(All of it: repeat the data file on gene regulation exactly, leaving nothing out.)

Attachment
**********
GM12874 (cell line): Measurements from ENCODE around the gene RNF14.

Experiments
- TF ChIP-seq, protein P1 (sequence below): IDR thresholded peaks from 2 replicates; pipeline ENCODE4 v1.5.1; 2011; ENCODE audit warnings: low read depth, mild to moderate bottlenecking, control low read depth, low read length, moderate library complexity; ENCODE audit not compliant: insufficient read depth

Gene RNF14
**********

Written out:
GM12874 (cell line): Measurements from ENCODE around the gene RNF14.

Experiments
- TF ChIP-seq, protein P1 (sequence below): IDR thresholded peaks from 2 replicates; pipeline ENCODE4 v1.5.1; 2011; ENCODE audit warnings: low read depth, mild to moderate bottlenecking, control low read depth, low read length, moderate library complexity; ENCODE audit not compliant: insufficient read depth

Gene RNF14